Canon PIXMA iP4200 review

Fast and inexpensive, but too intense?

TechRadar Verdict

The high intensity, high contrast printing makes for vibrant output, rather than for very accurate photo results


  • +

    Super-fast document printing

    Excellent resolution for printing photos

    Vibrant colour and contrast


  • -

    Slight over-saturation

    Contrast sometimes on the high side

Why you can trust TechRadar We spend hours testing every product or service we review, so you can be sure you’re buying the best. Find out more about how we test.

When things look too good to be true, they usually are. Following in the hallowed steps of Canon's i865 and iP4000 printers, the new iP4200 offers a similar five-ink line-up that adds a second, pigment-based black ink.

This produces super-fast document printing at up to 29ppm, as well as photo printing with a class-leading resolution of 9,600dpi. The iP4200 is also relatively cheap to buy, has low running costs and smart extras, like dual input trays and CD printing. Quite simply, it appears to be the perfect all-rounder, enabling you to install just one printer for all your document and photo printing needs.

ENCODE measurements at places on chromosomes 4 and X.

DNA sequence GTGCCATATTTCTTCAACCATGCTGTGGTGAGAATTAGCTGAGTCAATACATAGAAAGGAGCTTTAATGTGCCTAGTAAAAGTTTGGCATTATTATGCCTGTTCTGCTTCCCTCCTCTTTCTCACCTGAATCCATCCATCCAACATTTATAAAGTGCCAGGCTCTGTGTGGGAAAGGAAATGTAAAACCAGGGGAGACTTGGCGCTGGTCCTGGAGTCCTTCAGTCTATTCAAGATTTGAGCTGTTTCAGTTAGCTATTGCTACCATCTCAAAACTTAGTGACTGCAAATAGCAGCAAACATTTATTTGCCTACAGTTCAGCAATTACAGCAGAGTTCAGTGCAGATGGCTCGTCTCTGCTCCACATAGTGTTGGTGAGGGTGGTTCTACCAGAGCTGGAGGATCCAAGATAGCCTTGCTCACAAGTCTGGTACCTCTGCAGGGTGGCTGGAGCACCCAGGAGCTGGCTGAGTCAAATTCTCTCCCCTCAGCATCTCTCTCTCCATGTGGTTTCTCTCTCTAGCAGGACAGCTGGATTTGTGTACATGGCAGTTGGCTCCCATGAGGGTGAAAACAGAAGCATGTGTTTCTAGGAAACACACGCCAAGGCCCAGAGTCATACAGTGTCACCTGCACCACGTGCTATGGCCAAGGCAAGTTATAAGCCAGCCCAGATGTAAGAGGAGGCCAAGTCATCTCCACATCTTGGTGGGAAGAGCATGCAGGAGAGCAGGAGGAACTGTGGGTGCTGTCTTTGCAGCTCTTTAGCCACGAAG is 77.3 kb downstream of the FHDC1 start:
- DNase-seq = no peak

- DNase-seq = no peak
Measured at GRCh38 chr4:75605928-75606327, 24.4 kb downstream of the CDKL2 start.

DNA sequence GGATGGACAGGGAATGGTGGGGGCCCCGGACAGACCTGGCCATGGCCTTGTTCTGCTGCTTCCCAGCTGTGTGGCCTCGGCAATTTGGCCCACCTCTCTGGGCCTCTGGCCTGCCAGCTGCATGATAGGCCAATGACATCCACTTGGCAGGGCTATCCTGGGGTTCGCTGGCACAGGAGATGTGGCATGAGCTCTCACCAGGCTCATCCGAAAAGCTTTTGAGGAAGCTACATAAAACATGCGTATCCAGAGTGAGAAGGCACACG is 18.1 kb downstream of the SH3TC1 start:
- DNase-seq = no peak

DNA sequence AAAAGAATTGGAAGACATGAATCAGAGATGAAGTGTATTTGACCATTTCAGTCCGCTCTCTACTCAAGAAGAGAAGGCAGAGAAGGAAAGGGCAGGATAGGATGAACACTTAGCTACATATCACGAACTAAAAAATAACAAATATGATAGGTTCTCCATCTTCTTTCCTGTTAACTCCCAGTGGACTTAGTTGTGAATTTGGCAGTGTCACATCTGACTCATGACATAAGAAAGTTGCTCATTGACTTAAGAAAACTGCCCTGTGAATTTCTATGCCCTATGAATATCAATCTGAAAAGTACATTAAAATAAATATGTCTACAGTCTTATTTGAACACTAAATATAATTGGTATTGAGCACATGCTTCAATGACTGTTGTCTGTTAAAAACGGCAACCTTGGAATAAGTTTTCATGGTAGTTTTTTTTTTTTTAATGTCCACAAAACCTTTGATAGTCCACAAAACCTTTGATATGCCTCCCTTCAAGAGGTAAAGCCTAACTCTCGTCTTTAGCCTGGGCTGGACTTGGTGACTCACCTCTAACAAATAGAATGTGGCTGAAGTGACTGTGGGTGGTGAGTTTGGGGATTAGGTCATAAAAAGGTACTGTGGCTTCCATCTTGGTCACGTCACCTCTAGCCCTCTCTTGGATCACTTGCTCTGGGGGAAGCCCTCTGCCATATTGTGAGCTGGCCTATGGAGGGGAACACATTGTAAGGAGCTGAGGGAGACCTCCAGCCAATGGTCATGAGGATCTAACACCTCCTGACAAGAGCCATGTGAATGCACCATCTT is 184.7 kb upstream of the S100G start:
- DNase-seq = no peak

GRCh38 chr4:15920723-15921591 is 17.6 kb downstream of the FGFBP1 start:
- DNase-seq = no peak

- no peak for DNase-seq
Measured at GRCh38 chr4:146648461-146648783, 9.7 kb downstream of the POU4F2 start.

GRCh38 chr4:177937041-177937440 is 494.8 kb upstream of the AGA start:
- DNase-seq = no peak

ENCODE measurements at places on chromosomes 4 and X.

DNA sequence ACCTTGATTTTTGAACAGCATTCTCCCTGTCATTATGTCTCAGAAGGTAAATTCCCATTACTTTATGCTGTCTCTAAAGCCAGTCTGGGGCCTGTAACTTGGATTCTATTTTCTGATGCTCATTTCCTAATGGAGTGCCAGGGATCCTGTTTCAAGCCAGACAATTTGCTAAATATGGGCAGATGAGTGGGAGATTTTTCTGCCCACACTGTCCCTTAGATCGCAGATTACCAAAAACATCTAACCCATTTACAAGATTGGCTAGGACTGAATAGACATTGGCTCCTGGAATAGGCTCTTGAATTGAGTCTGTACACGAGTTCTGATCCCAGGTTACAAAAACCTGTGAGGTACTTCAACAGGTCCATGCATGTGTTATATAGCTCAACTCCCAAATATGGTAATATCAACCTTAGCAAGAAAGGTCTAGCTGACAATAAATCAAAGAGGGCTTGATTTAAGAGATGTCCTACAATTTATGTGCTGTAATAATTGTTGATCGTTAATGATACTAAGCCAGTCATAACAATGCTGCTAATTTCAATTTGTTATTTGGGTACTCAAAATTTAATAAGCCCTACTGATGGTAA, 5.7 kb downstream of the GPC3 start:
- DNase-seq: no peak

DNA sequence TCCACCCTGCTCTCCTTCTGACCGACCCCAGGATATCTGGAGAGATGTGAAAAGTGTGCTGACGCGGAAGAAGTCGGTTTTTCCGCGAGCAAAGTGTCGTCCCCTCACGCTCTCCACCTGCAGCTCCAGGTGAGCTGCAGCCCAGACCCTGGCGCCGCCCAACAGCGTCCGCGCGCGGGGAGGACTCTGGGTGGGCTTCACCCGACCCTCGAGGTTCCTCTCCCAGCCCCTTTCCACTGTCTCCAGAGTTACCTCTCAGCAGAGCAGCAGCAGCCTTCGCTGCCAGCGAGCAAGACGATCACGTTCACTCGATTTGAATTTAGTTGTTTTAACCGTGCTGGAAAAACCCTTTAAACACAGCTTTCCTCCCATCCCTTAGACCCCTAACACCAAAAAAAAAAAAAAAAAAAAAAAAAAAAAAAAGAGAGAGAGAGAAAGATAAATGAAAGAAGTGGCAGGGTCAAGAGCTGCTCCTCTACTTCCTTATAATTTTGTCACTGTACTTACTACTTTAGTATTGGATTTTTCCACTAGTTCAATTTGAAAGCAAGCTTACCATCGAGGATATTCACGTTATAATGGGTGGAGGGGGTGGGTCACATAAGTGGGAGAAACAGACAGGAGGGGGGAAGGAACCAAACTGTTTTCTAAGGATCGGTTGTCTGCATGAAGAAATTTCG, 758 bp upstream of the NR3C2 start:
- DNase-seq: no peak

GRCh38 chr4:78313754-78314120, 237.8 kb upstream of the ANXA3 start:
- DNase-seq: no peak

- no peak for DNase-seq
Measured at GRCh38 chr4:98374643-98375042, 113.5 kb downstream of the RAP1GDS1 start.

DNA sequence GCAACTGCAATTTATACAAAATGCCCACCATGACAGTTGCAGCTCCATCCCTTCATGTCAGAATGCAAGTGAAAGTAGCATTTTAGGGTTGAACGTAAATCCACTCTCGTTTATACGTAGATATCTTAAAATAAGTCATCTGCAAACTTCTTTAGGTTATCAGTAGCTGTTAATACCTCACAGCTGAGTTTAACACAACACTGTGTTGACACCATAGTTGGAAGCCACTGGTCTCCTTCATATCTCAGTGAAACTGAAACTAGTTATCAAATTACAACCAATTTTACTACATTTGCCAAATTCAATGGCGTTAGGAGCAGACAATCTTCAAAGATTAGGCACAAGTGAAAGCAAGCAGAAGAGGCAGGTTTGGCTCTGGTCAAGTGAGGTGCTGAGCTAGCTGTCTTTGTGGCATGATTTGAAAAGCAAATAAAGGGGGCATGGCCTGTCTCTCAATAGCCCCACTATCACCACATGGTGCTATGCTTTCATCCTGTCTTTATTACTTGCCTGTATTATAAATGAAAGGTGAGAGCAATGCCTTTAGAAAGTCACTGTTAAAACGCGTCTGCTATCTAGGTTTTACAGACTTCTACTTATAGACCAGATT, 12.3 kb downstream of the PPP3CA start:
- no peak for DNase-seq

In our tests, the iP4200 proved about 25 per cent slower than older models in 'Best' quality mode, no doubt due to the higher print resolution. The printer averaged one and a half minutes to output a 10x15cm glossy photo and 3 minutes 47 seconds to produce a borderless A4 image, while costs worked out at just £1.25 per A4 photo.

The only hiccup was a slight over-saturation and contrast was on the high side. Almost certainly as a result of Canon's new ChromaLife 100 inks, which feature in the company's latest printers. The colour and contrast make for vibrant images but skin tones and subtle landscapes can take on a slightly unnatural, artificial tone. Matthew Richards was the former name of Its staff were at the forefront of the digital publishing revolution, and spearheaded the move to bring consumer technology journalism to its natural home – online. Many of the current TechRadar staff started life a staff writer, covering everything from the emerging smartphone market to the evolving market of personal computers. Think of it as the building blocks of the TechRadar you love today.